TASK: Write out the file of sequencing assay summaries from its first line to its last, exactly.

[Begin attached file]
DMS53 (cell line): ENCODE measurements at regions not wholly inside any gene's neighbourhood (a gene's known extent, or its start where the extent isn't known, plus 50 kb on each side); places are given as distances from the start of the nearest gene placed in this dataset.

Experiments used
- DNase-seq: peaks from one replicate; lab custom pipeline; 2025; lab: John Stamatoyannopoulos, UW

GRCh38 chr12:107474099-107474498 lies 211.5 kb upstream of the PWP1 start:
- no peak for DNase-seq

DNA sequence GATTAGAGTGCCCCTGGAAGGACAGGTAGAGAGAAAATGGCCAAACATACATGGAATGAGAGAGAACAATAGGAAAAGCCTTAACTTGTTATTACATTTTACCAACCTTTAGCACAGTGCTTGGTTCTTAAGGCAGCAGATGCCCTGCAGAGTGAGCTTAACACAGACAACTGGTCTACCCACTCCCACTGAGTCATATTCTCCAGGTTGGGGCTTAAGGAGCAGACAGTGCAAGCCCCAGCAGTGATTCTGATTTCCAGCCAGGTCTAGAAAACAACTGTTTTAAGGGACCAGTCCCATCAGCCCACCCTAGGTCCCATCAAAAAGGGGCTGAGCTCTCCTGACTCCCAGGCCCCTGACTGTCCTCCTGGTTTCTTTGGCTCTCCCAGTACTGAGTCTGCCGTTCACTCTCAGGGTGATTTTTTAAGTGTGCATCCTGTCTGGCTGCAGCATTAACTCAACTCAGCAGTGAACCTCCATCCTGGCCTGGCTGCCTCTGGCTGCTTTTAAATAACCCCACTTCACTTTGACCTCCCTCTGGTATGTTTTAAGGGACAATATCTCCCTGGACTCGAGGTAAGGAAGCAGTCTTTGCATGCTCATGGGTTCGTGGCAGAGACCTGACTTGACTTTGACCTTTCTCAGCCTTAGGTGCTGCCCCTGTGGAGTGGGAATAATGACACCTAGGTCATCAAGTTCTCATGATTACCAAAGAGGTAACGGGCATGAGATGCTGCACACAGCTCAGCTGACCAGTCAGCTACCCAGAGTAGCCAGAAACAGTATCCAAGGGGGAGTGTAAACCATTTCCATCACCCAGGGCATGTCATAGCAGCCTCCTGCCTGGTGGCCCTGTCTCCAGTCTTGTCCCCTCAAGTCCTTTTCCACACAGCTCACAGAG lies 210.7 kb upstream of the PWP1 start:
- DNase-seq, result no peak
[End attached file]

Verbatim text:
DMS53 (cell line): ENCODE measurements at regions not wholly inside any gene's neighbourhood (a gene's known extent, or its start where the extent isn't known, plus 50 kb on each side); places are given as distances from the start of the nearest gene placed in this dataset.

Experiments used
- DNase-seq: peaks from one replicate; lab custom pipeline; 2025; lab: John Stamatoyannopoulos, UW

GRCh38 chr12:107474099-107474498 lies 211.5 kb upstream of the PWP1 start:
- no peak for DNase-seq

DNA sequence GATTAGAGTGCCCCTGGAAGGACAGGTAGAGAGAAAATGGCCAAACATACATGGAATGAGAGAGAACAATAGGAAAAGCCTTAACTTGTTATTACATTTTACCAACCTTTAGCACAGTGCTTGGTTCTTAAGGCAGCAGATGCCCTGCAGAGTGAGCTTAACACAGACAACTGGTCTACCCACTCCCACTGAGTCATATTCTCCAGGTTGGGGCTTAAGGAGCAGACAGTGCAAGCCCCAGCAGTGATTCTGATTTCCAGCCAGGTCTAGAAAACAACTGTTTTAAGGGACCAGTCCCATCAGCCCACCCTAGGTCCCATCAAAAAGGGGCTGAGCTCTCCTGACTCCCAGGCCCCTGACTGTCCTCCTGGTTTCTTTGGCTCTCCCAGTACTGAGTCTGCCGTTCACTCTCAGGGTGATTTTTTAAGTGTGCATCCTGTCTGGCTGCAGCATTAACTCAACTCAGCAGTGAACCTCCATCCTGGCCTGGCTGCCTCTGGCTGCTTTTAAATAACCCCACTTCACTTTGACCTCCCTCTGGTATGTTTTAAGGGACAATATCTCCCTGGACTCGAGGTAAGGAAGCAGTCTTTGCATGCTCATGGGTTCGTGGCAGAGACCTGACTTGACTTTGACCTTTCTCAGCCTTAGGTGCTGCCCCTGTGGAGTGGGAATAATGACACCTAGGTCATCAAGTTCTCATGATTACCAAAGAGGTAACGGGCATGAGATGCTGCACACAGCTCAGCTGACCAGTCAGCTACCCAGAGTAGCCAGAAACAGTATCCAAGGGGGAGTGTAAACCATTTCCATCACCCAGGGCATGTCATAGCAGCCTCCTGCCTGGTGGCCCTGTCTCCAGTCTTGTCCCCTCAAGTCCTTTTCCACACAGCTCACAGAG lies 210.7 kb upstream of the PWP1 start:
- DNase-seq, result no peak